Denver officers reassigned from schools will return

The 18 officers who were assigned to Denver Public Schools were moved back into the department’s patrol division or given other assignments in 2020, Chief Thomas said. Those officers will be reassigned to schools, he said. 

“If we believe that there is a need to bolster the number of officers we have on the street, then there would be an overtime cost associated with that,” he said.

Officers will not be permitted to conduct random searches of students in school, Thomas said.

There is lots of speculation about whether an officer could have stopped the shooting on Wednesday, he said. If an officer were present, they likely would have been closer to the shooting, he said, and they may have even conducted the pat-down of 17-year-old Austin Lyle, who was subject of a “safety plan” that required him to be searched before school each day. 

A man holds hands with a student following their reunion after a school shooting at East High School Wednesday, March 22, 2023, in Denver. Two school administrators were shot at the high school Wednesday morning after a handgun was found on a student subjected to daily searches, authorities said. (AP Photo/David Zalubowski)

Police say East High School deans Jerald Mason and Eric Sinclair found a gun in Lyle’s possession and that the teen used the gun to shoot the administrators.

“There may have been a different result,” Thomas said. “It’s speculative to say we would have prevented that from happening.”

Mason was treated for his injuries and released from the hospital Wednesday afternoon. Sinclair remained hospitalized in serious condition. Lyle’s body was found in a wooded area near Bailey Wednesday night, not far from where police found his car.

Lyle had been a student in the Cherry Creek School District but was expelled and transferred to Denver Public Schools. Some Denver Public Schools students and parents have questioned why he was allowed to enroll in Denver’s schools.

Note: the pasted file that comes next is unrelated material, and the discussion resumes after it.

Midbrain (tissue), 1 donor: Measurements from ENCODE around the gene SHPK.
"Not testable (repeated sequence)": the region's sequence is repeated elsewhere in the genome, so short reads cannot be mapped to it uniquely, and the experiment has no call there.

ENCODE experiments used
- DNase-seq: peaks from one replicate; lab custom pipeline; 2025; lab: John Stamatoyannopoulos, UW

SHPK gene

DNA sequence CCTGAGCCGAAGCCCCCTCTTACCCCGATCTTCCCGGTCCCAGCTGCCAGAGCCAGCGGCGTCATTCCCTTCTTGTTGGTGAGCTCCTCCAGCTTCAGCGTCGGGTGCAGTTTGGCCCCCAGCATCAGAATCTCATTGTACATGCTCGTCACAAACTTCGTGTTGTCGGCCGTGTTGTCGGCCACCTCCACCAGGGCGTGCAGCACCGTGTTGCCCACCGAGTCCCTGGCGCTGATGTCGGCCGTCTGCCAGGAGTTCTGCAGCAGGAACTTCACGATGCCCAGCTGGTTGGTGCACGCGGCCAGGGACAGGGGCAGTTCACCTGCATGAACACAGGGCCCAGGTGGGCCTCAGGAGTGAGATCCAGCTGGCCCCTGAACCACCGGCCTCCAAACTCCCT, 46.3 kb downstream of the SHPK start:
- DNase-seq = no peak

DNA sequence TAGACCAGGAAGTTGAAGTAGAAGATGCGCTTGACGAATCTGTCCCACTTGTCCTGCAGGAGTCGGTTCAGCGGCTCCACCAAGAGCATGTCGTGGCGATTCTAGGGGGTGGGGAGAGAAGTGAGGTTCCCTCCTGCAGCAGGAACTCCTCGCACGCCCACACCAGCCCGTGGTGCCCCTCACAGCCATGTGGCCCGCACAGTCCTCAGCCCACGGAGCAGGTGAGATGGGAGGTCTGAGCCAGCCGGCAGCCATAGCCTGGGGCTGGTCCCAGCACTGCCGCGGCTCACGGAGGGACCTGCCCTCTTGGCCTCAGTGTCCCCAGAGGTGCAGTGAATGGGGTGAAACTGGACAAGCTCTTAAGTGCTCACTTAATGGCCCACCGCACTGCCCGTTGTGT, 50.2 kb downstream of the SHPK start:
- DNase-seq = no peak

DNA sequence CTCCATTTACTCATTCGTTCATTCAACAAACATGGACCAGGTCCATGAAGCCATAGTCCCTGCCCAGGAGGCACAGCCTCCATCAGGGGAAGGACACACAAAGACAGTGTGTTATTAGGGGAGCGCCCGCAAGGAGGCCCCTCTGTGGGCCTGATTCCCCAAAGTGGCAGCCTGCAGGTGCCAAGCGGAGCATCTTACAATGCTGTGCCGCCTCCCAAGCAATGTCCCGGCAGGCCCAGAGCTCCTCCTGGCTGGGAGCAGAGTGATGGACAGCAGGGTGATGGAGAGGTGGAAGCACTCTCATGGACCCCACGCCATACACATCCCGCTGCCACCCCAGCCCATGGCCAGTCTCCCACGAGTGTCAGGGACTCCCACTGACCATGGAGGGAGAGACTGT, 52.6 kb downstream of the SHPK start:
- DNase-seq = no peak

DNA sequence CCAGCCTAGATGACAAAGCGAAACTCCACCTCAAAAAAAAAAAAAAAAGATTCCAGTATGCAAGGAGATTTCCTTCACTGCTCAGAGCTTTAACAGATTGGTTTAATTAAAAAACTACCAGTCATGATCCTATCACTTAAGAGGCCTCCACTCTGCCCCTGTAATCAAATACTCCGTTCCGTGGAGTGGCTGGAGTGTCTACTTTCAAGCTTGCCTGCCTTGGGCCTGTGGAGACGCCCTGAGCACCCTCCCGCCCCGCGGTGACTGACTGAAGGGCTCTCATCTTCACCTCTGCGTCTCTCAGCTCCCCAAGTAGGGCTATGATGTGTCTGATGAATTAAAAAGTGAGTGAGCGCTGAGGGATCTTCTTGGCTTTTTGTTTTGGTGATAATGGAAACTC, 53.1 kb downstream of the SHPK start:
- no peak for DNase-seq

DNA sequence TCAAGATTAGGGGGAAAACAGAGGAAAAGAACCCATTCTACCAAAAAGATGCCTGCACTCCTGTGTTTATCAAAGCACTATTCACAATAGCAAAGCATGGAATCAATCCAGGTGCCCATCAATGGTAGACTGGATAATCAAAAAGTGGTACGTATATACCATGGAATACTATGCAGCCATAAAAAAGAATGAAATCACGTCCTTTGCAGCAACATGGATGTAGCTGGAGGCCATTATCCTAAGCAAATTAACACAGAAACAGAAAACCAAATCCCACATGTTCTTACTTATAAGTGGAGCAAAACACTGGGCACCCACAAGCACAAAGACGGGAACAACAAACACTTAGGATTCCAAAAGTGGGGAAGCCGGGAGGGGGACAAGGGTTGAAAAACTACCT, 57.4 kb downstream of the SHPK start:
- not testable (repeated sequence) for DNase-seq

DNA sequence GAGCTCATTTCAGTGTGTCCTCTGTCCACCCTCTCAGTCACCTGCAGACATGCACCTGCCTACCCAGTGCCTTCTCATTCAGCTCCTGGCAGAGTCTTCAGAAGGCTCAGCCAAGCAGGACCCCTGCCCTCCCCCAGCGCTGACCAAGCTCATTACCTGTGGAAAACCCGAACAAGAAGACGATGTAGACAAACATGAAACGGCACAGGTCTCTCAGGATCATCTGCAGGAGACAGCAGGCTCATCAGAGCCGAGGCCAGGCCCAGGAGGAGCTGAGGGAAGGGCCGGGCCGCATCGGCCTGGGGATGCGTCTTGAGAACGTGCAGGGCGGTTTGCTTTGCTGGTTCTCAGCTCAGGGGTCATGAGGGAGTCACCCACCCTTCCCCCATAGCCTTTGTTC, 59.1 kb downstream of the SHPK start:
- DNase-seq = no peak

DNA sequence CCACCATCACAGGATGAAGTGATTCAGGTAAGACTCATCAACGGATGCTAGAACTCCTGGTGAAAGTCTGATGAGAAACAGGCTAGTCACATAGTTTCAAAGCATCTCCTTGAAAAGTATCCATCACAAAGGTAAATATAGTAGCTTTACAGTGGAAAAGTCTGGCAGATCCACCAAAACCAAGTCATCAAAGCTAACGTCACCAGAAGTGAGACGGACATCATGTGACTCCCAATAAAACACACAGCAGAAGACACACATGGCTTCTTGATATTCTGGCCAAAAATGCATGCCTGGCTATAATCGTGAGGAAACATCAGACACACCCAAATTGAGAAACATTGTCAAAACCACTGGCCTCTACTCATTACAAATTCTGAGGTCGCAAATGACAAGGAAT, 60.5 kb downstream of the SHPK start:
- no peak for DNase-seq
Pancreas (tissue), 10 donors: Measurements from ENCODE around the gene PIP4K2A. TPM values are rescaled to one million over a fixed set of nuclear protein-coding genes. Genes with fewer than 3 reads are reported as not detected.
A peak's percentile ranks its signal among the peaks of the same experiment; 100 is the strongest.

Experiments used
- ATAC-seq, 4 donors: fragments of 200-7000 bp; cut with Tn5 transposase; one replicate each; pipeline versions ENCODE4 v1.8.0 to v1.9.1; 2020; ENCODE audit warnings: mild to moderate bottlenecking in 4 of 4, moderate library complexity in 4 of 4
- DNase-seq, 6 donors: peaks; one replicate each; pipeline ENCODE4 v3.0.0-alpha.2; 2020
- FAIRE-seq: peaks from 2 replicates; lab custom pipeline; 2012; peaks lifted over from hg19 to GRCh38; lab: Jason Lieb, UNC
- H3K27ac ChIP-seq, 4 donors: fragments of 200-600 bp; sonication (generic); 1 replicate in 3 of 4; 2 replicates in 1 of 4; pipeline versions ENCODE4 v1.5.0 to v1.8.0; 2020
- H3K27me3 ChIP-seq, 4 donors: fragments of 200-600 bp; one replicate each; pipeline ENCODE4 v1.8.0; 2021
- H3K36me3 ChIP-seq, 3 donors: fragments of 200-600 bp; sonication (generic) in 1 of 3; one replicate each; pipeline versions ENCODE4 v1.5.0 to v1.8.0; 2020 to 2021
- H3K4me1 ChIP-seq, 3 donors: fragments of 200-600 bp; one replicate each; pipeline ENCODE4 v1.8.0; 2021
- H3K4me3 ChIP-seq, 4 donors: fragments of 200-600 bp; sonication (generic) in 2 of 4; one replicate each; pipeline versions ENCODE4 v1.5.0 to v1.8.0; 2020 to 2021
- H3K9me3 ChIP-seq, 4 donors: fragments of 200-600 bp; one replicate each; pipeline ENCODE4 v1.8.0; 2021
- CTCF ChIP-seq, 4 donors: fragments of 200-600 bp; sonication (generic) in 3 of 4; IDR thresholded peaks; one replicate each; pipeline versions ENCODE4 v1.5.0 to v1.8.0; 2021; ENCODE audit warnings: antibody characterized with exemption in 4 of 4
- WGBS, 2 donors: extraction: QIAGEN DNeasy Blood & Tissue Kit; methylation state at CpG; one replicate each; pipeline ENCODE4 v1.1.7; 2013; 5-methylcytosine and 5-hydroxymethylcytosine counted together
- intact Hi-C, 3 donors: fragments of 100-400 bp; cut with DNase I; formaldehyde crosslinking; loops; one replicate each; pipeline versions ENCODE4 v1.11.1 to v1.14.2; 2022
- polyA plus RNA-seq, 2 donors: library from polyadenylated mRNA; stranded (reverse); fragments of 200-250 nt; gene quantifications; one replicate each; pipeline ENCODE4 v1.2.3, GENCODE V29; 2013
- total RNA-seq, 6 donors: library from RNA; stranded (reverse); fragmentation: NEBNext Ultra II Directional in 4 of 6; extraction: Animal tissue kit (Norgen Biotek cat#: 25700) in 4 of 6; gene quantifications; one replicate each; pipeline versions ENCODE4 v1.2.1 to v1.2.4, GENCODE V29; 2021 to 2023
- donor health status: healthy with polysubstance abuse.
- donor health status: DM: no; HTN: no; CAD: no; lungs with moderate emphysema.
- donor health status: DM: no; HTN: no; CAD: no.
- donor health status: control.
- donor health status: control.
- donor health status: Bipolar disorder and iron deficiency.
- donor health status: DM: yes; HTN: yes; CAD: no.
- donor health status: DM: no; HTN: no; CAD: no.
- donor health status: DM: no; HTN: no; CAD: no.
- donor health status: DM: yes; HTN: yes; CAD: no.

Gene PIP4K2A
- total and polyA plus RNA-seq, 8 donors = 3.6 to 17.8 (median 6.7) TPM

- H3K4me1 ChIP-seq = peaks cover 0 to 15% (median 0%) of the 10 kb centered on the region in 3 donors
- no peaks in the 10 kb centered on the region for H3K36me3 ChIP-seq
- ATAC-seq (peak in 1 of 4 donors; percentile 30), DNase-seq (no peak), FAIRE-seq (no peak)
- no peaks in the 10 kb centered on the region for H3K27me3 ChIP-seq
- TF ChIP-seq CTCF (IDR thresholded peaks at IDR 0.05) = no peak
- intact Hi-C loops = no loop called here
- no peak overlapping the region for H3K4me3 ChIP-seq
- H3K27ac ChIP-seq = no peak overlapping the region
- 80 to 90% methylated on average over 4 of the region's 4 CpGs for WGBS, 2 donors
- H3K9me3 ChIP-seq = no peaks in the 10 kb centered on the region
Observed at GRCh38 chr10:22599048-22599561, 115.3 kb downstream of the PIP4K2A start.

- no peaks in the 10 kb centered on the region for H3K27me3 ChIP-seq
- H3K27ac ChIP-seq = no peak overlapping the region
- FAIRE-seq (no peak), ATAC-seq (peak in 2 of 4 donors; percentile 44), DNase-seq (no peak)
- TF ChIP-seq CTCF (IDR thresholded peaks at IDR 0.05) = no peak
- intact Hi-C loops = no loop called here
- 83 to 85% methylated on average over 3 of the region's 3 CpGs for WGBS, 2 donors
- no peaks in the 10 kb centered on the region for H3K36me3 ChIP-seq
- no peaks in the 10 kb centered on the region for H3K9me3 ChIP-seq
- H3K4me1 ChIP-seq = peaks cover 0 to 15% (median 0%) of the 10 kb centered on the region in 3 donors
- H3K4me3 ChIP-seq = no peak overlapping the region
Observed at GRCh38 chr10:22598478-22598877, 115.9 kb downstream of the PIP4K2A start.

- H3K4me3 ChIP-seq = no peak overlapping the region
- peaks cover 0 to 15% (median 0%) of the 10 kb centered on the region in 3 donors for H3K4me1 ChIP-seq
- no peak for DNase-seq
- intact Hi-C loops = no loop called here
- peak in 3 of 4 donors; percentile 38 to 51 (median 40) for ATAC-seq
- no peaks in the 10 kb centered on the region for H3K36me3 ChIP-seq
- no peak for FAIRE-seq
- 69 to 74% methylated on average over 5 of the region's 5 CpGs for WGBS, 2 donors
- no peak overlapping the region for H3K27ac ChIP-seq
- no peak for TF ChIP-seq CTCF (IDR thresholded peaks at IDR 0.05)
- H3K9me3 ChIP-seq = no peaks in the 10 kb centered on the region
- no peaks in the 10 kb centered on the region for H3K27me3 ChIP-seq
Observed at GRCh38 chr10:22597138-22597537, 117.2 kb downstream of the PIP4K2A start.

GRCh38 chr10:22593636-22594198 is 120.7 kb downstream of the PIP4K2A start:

“I applaud DPS for recognizing it’s important for every student to have an opportunity for education — and allowing a student to return to a school environment — and then creating a safety plan for any challenge that was there,” Thomas said. “We need to continue to support student development, mental health and social emotional learning for students. I think there’s a lot that can be done well beyond just putting an officer in a school.”

A public-health equity problem

At the March 9 gun violence prevention summit, a panel of experts including Thomas said, young people often access guns that are stored improperly in cars or residences. 

The police chief said he gives free locks to gun owners to reduce gun violence among young people. But that’s only a small part of his work. Thomas said he studies what he calls “the science of hope” because he’s particularly worried about students who underestimate their future.

“They don’t feel they have an opportunity for a successful future and so they don’t think they’re throwing anything away when they commit violence,” he said. “We need to create a pathway so they see a successful future for themselves.”

Jonathan McMillan, director of the Colorado Office of Gun Violence Prevention, described gun violence as a public-health equity problem that is partly solved by addressing gaps in economic, educational and criminal justice systems, among others.

“If all your social determinants of health are taken care of, then you’re going to have a reduction in the risk factors that lead to any person being involved in violence of some sort,” he said. 

“My big dream would be that we could have a place of health equity, and an equitable society where there is no more hopelessness. Hopelessness leads to recklessness, and that recklessness can either be community violence, self harm or suicide,” he said. “So we really have to be that trusted, caring adult, who makes sure that our young people feel hopeful, happy, and healthy. If our system is not going to do it, we have to do it.”

Colorado Sun staff writers Jesse Paul, Olivia Prentzel and Elliott Wenzler contributed to this story.

A student, right, hugs a man after a school shooting at East High School Wednesday in Denver. (David Zalubowski, AP Photo)

Tatiana FlowersEquity and general assignment reporter

Tatiana Flowers is the equity and general assignment reporter for the Colorado Sun. She has covered crime and courts plus education and health in Colorado, Connecticut, Israel and Morocco. In her spare time, she enjoys skiing, intense exercise, working as a local DJ, and live music...